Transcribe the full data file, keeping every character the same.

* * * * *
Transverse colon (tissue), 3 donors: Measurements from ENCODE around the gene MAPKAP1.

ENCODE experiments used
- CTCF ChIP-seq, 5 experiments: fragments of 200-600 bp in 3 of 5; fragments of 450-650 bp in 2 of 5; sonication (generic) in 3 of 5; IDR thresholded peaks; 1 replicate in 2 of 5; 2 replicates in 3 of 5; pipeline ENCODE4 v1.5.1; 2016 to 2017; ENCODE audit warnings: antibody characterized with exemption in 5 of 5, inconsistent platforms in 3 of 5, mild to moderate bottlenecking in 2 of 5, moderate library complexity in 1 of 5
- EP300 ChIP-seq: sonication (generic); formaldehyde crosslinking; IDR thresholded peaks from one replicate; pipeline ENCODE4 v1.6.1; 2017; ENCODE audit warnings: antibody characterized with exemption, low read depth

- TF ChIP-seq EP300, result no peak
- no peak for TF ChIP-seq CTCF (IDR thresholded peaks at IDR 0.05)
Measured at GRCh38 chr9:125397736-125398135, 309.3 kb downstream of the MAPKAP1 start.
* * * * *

Transverse colon (tissue), 3 donors: Measurements from ENCODE around the gene MAPKAP1.

ENCODE experiments used
- CTCF ChIP-seq, 5 experiments: fragments of 200-600 bp in 3 of 5; fragments of 450-650 bp in 2 of 5; sonication (generic) in 3 of 5; IDR thresholded peaks; 1 replicate in 2 of 5; 2 replicates in 3 of 5; pipeline ENCODE4 v1.5.1; 2016 to 2017; ENCODE audit warnings: antibody characterized with exemption in 5 of 5, inconsistent platforms in 3 of 5, mild to moderate bottlenecking in 2 of 5, moderate library complexity in 1 of 5
- EP300 ChIP-seq: sonication (generic); formaldehyde crosslinking; IDR thresholded peaks from one replicate; pipeline ENCODE4 v1.6.1; 2017; ENCODE audit warnings: antibody characterized with exemption, low read depth

- TF ChIP-seq EP300, result no peak
- no peak for TF ChIP-seq CTCF (IDR thresholded peaks at IDR 0.05)
Measured at GRCh38 chr9:125397736-125398135, 309.3 kb downstream of the MAPKAP1 start.